When Inn on the Green failed, Mark Fuller knew he had to change tack to make its reincarnation work. He tells Tom Vaughan how he identified the elements that would change the hotel’s fortunes and ensure Sanctum on the Green is a success.
Sex sells. Or at the very least, that’s what Mark Fuller has realised since relaunching his hotel, Sanctum on the Green: “Why do people go to a hotel? Perhaps for a business stay, with or without the wife – in either case, there’s probably some sort of shenanigans going on. Or they go for a long weekend, and they’ll probably be sex involved somewhere. Or they go to have an affair.”
The talkative, peroxide-haired, suit-shy director of Concept Venues, which last year launched the £10m, 30-bedroom hotel Sanctum Soho in London, seems to have the naughty thing on his mind. Asked to describe his new rural Berkshire hotel, which has been relaunched from its previous incarnation as Inn on the Green after a six-month, £1m refurbishment, Fuller doesn’t hesitate to contextualise it in terms of its power as an aphrodisiac. “The Inn on the Green was somewhere not very glamorous – somewhere functional you might go for a quick shag. Now it’s a glamorous, impressive place that I’d say would pretty much guarantee you a good shag.”
While he is happy to admit he enjoyed sexing the property up, he confesses that the first step – admitting that the Inn on the Green was failing – was the most difficult. When he opened the hotel seven years ago with three-time Michelin-starred chef Gary Hollihead, the pair were aiming for a market of foodie-destination seekers. But it is a market that, very quickly, has diminished, Fuller says.
“We designed Inn on the Green as a restaurant with rooms rather than a hotel,” he adds. “The rooms were very functional and just there as somewhere to sleep or shag or whatever. It was opened at a time when Michelin-style food and the named chef was everything. We were in the mindset that the food was the most important thing. I think we can agree that those times are gone.”
The unspectacular rooms were supposed to be just a backdrop – a serviceable mattress, shower and TV, if you will – to the main attraction that was the restaurant. But, when Hollihead parted ways with Fuller 18 months ago, the hotel’s foodie-destination bubble burst, and the rooms had nothing to hide behind. “It was hard to admit how quickly time had caught up with it,” Fuller says. “You can realise very quickly in hospitality that what you thought looked beautiful, is in fact a shit-hole.”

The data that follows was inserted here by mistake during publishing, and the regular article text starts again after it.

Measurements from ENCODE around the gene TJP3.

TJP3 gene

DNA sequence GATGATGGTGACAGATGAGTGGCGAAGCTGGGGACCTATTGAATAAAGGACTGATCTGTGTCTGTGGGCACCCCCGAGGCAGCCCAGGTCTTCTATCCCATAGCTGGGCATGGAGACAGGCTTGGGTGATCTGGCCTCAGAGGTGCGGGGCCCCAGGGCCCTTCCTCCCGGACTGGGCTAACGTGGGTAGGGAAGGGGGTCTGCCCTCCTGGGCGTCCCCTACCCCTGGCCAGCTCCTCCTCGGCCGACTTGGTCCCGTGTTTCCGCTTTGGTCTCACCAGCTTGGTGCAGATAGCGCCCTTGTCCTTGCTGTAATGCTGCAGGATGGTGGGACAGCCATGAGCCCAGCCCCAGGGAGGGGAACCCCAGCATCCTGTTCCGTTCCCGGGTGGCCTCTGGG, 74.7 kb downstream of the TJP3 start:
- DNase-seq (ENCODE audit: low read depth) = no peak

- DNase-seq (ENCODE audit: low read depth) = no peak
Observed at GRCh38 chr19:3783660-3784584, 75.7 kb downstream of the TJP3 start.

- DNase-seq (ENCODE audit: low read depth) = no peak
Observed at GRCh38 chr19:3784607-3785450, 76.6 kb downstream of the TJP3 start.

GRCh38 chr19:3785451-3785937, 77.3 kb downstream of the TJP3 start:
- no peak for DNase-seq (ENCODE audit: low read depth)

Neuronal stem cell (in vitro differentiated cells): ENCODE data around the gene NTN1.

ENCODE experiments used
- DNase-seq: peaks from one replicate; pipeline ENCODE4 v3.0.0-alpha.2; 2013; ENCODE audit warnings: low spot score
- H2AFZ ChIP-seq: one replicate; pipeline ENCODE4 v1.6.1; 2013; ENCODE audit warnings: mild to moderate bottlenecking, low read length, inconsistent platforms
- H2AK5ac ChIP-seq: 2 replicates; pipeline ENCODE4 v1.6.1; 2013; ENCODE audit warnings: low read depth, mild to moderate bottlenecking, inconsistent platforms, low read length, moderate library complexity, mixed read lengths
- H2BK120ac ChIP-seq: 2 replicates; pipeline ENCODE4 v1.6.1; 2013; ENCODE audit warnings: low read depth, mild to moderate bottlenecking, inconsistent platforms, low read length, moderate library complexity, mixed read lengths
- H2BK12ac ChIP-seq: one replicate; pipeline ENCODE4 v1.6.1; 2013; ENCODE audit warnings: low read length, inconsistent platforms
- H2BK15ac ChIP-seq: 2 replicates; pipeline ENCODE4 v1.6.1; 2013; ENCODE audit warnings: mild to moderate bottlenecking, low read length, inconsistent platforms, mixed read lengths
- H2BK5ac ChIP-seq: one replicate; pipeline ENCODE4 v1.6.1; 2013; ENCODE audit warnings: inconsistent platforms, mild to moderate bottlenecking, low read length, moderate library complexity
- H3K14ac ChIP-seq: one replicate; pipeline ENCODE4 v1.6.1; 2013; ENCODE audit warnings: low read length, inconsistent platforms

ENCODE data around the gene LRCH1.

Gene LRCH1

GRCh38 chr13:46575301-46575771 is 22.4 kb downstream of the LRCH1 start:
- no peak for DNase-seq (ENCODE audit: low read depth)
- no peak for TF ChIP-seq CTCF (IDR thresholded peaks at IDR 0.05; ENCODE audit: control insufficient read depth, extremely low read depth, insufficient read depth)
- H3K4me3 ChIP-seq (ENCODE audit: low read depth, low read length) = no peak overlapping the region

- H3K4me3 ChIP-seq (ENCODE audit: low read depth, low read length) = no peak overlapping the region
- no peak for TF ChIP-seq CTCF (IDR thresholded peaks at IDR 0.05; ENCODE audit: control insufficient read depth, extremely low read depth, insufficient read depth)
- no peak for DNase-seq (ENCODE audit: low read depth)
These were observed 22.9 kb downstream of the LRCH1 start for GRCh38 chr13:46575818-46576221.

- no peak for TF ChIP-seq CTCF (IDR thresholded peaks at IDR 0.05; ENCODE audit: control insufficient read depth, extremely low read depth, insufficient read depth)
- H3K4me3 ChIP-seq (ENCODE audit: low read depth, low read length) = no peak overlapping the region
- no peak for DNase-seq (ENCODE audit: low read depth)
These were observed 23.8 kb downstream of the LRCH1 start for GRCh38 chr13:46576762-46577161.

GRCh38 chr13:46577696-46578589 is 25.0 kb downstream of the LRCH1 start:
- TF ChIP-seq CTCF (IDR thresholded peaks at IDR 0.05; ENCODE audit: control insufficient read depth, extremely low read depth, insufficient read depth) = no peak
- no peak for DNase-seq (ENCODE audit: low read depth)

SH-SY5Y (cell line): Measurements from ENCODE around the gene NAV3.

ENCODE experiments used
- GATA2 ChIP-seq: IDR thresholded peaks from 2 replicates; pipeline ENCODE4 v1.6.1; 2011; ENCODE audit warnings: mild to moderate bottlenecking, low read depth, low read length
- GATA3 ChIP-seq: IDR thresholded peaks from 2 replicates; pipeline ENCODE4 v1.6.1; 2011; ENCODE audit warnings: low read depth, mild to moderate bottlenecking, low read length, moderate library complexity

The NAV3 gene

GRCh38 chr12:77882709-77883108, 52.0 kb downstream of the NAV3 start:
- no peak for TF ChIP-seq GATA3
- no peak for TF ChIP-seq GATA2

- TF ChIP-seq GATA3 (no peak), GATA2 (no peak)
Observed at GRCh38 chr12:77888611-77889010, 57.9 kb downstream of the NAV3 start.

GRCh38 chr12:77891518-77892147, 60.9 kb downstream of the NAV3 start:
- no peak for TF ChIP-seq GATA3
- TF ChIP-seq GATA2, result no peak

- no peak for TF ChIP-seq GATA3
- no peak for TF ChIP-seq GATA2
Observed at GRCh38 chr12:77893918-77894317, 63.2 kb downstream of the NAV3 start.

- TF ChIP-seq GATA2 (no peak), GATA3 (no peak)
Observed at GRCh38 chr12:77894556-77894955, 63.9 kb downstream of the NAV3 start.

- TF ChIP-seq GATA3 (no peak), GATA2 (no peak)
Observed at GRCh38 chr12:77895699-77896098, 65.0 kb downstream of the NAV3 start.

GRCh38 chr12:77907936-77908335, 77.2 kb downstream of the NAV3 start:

After Hollihead’s departure, the property had fallen so badly between the foodie and the short-break markets that it became little more than a wedding venue, attracting parties that were looking for a rural location, decent-enough food and somewhere to stay afterwards. The money was all right, Fuller says, but it just served to alienate locals who might visit the restaurant, as well as punters coming from afar.
“People were confused as to whether it was a wedding venue or a hotel first,” he says. “They would phone up and try and book for a Saturday and we’d have to tell them that there was another wedding on. After a while, they’d stop phoning and midweek would become quiet.”
While occupancy was still tolerable, the property simply didn’t live up to the expectations that the glamorous Sanctum Soho would set for another Concept Venues site. Recognising that something drastically needed to change, Fuller was soon left with the dilemma of what to do with the nine-bedroom property, which no longer had the standard of chef to pull in the foodie crowd, or the quality of accommodation to attract romantic short-break guests. “I was at a bit of a loss at first,” he says. “Do we sell it? Do we leave it is at is? We certainly didn’t want to do either of those. But once you’ve gone up a market and created a five-star standard hotel like [Sanctum Soho], everything looks poor in relation.”
So he knuckled down and targeted a specific market. The new idea was to turn the hotel into somewhere that pulled people out from London with a touch of glamour, rather than culinary fireworks. So the first thing Fuller asked himself was what factors attract guests to hotels these days (aside from sex, presumably), if no longer solely the food. “Then I thought that, when I go away with the missus, I look for a gym and a pool,” he explains. “I never use them – or it might be the fourth day before I end up doing some lengths – but the option is there.”
So he looked at the plans for the hotel, and set aside a section of the car park at the back of the hotel to redesign as a pool, moving the entrance to the back of the hotel so guests would park then walk past the glamorous new pool area to reach reception. Jet-black and rubberised, to stop drunk guests braining themselves when diving in, the pool was crucial to the new concept. “Say it’s a sunny Saturday and you’re staying in Sanctum Soho,” he explains. “You could get in a car and within an hour you’re in the middle of rural Berkshire, hanging out beside a pool.”
Carrying on the value-added perks that became central to the new concept, Fuller added a hot tub for chillier months (even though he intends to heat the pool to 40˚C all year round), and has turned the bedrooms into potential havens for restless guests, with a huge variety of TV channels and even Wii consoles. “I’m fed up of sitting in hotel rooms flicking through a few TV channels,” he says. “I want my rooms to be as fun and entertaining as going out.” The nine bedrooms have also been brought in line with the glamorous standards of Sanctum Soho, with air-conditioning, pimped-out bathrooms and noughties-chic decor.